Vigilance and resoluteness of purpose defined the early congregations.
During the first century, the dynamic of the gospel of the kingdom being spread across the known world was one of irregular, but steady growth. One of those stages which took this growth to the next level is when the message began being shared even with those outside the accepted Jewish faith. This group of outsiders consisted of Hellenists.
Acts 11:19-21: “Now those who were scattered because of the persecution that took place over Stephen traveled as far as Phoenicia, Cyprus, and Antioch, and they spoke the word to no one except Jews. But among them were some men of Cyprus and Cyrene who, on coming to Antioch, spoke to the Hellenists also, proclaiming the Lord Messiah. The hand of Yahweh was with them, and a great number became believers and turned to Yahweh.”
Scholars have several opinions about who these Hellenists were. As they are mentioned in the Bible, many times the context determines who is being discussed. Were they former Jews who had assimilated into the surrounding Greek culture, or were they just the pagan Greeks who had never known the Bible, commonly referred to as Gentiles?
The weight of history, at least the history of Christianity, has fallen on the side of these people being Gentiles, explaining why so many non-Jewish believers have populated the “Church” over the millennia. However, a strong case exists for these Hellenists being descendants of the Jews who had been scattered during the Diaspora (the captivities of Assyria and Babylon) and who had over time assimilated into the regional cultures. This makes sense of passages which speak of God bringing all of the former tribes back together into his everlasting kingdom.
One of the most famous and descriptive of these passages is the prophecy of “two sticks” in Ezekiel 37.
Ezekiel 37:19-27 – “tell them, ‘This is what Yahweh GOD says: I am going to take the stick of Joseph, which is in the hand of Ephraim, and the tribes of Israel associated with him, and put them together with the stick of Judah. I will make them into a single stick so that they become one in my hand.’ “When the sticks you have written on are in your hand and in full view of the people, “tell them, ‘This is what Yahweh GOD says: I am going to take the Israelites out of the nations where they have gone. I will gather them from all around and bring them into their own land. “I will make them one nation in the land, on the mountains of Israel, and one king will rule over all of them. They will no longer be two nations and will no longer be divided into two kingdoms. “They will not defile themselves anymore with their idols, their abhorrent things, and all their transgressions. I will save them from all their apostasies by which they sinned, and I will cleanse them. Then they will be my people, and I will be their God. “My servant David will be king over them, and there will be one shepherd for all of them. They will follow my ordinances, and keep my statutes and obey them. ” ‘They will live in the land that I gave to my servant Jacob, where your fathers lived. They will live in it forever with their children and grandchildren, and my servant David will be their prince forever. “I will make a covenant of peace with them; it will be a permanent covenant with them. I will establish and multiply them and will set my sanctuary among them forever. “My dwelling place will be with them; I will be their God, and they will be my people.”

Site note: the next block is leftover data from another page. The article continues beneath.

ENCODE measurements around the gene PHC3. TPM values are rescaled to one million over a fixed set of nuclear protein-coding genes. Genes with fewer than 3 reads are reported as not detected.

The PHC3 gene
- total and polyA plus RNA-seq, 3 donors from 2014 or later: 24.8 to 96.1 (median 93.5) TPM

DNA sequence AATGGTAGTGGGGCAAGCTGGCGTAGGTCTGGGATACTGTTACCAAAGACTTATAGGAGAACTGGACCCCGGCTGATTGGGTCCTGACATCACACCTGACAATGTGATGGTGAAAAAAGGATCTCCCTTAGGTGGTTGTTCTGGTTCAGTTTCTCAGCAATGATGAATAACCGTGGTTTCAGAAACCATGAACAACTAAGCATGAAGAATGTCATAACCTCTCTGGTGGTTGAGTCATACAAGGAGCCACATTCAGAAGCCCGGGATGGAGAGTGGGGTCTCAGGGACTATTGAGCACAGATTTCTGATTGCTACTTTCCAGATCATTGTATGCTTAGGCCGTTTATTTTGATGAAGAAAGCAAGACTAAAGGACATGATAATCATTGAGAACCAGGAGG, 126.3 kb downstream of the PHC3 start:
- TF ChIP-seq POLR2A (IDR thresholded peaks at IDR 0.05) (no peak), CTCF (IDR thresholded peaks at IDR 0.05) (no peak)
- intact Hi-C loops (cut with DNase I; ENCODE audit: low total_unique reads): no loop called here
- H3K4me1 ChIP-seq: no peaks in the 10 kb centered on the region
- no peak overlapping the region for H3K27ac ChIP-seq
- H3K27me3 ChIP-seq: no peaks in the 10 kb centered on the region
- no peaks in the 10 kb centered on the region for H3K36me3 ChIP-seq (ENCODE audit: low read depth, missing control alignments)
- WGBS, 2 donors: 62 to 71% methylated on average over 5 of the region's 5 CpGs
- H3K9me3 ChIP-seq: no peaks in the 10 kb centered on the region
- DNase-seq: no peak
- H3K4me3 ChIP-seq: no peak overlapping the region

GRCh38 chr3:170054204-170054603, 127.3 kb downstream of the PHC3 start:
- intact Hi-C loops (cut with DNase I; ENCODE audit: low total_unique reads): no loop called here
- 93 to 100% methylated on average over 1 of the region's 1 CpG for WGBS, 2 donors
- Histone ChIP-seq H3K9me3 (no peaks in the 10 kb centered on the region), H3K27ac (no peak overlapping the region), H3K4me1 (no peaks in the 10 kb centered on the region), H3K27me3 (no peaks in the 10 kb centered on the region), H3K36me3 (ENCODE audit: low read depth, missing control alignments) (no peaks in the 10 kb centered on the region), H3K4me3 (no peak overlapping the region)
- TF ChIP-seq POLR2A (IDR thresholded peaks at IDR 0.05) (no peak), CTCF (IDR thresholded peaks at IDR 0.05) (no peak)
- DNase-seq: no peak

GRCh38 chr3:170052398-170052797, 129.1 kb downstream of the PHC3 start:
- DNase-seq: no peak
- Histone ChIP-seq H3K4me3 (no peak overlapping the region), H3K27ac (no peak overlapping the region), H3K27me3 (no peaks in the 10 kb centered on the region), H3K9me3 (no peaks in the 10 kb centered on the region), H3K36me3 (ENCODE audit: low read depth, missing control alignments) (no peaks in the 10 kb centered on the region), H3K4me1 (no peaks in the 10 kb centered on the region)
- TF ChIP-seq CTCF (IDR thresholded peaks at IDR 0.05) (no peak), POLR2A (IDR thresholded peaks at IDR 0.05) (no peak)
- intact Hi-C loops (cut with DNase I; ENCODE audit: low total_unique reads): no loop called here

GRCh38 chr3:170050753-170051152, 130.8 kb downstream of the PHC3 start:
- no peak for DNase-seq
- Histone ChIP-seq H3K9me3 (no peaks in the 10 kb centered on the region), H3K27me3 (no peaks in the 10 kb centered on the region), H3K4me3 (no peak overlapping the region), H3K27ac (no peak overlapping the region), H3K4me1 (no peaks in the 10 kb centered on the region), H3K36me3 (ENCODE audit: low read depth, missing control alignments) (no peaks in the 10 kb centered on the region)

The apostle Paul even quotes this passage directly when speaking of believers as the temple of God:
2 Corinthians 6:16 – And what agreement does the temple of God have with idols? For we are the temple of the living God, as God said: I will dwell and walk among them, and I will be their God, and they will be my people.
This also explains why the “missionary” emphasis was so strong during the first century, since it was imperative the message of the kingdom was spread as far as possible to include all of the former tribes.
Regardless of the specific spiritual intent of these missionary journeys, the ultimate goal was that everyone, Jew, Hellenistic former Jews, and Gentiles would come to Messiah. Once involved in a local congregation, they were all encouraged to respect their differences but to maintain a vigilant unity in Messiah.
Acts 11:22-24: “News of this came to the ears of the church in Jerusalem, and they sent Barnabas to Antioch. When he came and saw the grace of God, he rejoiced, and he exhorted them all to remain faithful to the Lord with steadfast devotion; for he was a good man, full of the Holy Spirit and of faith. And a great many people were brought to Yahweh.”
As Barnabas exhorted the believers in Antioch, he encouraged them all to remain faithful to Yahweh with “steadfast devotion.” This phrase speaks to the demonstrable nature of the early faith of the believing communities. The phrase in the original Greek can be translated as “resolute purpose” or “openness of heart.” It is a phrase that is also used in describing the “showbread,” the twelve loaves of bread that were continually placed before Yahweh in the temple. This bread was a reminder of how each of the twelve tribes of Israel was to recognize how they were to remain purposefully open and evident within the presence of God Almighty at all times.
To me, this is a poignant illustration of the work that God was doing among those first-century believers: calling all of the tribes, whether in scattered Jewish outposts or Hellenists, back to himself with the message of Messiah and the kingdom of God. Through their combined reunification, other “God-fearers” of the Gentiles would also be welcomed into the new movement that would grow to become a worldwide phenomenon, which continues to this day.
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